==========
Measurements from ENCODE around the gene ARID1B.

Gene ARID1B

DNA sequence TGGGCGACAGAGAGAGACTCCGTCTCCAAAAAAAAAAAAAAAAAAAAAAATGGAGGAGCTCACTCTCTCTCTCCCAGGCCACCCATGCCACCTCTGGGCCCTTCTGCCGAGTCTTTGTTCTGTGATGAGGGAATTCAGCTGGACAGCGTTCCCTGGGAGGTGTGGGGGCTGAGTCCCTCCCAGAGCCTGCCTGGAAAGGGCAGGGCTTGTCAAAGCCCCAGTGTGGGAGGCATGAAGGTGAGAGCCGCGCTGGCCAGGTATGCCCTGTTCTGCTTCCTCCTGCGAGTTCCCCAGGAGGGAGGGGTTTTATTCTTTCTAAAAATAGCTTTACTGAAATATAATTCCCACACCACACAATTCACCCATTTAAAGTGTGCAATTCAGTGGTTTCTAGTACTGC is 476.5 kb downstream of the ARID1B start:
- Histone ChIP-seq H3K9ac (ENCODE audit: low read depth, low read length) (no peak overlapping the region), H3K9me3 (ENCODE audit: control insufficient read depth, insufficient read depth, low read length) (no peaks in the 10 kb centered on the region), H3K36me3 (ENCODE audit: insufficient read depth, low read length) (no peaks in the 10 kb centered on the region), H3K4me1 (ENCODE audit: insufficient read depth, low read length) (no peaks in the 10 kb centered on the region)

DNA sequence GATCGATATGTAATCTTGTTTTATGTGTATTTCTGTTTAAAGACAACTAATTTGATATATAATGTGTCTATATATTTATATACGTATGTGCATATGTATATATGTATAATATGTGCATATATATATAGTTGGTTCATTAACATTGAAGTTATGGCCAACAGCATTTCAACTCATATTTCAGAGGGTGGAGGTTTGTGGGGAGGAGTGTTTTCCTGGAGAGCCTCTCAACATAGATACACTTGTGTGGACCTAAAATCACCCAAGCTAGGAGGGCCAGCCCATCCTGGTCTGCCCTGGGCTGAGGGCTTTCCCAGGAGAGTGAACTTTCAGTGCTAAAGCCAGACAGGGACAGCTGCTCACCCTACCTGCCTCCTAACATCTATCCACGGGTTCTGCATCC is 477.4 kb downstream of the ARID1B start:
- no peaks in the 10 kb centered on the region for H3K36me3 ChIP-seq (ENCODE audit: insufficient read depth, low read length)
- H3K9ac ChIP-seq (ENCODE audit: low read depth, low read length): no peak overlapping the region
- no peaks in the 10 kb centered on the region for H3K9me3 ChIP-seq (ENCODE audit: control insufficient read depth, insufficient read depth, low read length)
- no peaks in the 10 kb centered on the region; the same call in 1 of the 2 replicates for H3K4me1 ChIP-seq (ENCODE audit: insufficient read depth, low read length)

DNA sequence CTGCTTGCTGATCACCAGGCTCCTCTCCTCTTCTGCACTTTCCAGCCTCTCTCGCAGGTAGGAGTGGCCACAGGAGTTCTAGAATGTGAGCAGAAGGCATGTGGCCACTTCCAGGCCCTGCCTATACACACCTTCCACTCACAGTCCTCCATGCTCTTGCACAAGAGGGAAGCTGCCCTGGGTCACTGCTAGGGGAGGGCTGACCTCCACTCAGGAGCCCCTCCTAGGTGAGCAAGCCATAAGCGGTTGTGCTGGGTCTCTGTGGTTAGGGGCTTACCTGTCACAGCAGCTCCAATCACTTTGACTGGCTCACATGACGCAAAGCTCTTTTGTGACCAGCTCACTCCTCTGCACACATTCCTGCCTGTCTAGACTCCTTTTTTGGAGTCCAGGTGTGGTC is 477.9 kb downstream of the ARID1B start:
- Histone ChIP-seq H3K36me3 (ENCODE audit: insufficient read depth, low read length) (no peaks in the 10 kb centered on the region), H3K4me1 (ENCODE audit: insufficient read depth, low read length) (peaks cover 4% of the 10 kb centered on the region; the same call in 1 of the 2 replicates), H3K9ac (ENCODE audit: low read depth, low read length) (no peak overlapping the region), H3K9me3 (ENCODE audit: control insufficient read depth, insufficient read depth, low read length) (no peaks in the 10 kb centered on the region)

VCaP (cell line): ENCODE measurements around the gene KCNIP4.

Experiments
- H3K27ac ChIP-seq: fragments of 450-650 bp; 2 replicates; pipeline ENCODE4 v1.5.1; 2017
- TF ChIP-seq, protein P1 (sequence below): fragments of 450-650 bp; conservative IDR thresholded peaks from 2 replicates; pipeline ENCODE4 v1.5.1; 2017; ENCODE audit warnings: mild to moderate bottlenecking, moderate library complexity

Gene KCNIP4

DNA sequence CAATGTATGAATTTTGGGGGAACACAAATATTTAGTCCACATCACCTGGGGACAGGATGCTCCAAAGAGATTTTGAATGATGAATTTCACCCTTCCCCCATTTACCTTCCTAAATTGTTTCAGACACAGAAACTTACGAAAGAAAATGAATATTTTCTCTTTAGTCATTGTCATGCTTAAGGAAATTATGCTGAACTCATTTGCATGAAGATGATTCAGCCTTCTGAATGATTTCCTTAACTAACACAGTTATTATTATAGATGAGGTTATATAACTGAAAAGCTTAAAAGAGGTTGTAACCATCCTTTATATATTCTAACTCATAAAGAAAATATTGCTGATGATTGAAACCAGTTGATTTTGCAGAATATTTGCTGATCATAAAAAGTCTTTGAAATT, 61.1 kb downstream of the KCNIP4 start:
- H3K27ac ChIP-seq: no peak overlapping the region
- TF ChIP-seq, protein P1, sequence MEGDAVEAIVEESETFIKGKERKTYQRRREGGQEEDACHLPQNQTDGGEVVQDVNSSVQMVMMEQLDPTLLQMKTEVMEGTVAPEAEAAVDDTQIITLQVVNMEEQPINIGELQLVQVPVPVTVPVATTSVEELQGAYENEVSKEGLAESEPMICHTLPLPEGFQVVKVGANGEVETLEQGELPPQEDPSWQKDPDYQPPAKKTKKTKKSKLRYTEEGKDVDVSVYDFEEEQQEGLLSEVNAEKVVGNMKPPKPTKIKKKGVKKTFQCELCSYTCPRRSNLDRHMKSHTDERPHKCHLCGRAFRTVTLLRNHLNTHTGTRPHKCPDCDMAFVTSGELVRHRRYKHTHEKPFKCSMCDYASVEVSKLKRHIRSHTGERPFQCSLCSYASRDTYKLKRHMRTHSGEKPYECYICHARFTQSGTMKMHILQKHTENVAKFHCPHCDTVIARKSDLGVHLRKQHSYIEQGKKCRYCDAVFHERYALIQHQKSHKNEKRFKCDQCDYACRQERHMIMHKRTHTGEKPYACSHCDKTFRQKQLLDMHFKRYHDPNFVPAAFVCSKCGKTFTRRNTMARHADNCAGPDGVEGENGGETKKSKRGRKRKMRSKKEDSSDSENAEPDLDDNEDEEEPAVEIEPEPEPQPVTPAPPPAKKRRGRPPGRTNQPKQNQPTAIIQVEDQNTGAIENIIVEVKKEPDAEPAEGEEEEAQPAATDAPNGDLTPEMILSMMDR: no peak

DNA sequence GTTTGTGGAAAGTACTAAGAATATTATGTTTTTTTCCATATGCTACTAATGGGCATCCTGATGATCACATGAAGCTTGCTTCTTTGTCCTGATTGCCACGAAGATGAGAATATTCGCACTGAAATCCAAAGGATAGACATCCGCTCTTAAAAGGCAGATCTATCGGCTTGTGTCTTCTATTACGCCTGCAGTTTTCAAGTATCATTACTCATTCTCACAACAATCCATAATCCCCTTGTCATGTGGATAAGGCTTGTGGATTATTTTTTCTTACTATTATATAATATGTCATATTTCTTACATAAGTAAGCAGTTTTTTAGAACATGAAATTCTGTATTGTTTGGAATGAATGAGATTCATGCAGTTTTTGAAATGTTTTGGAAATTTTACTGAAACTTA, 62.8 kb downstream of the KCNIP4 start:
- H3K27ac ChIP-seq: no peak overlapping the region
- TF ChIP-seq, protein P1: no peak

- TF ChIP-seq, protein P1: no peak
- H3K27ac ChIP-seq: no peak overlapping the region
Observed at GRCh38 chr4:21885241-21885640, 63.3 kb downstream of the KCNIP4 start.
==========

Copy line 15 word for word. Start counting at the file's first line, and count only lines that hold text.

- TF ChIP-seq, protein P1 (sequence below): fragments of 450-650 bp; conservative IDR thresholded peaks from 2 replicates; pipeline ENCODE4 v1.5.1; 2017; ENCODE audit warnings: mild to moderate bottlenecking, moderate library complexity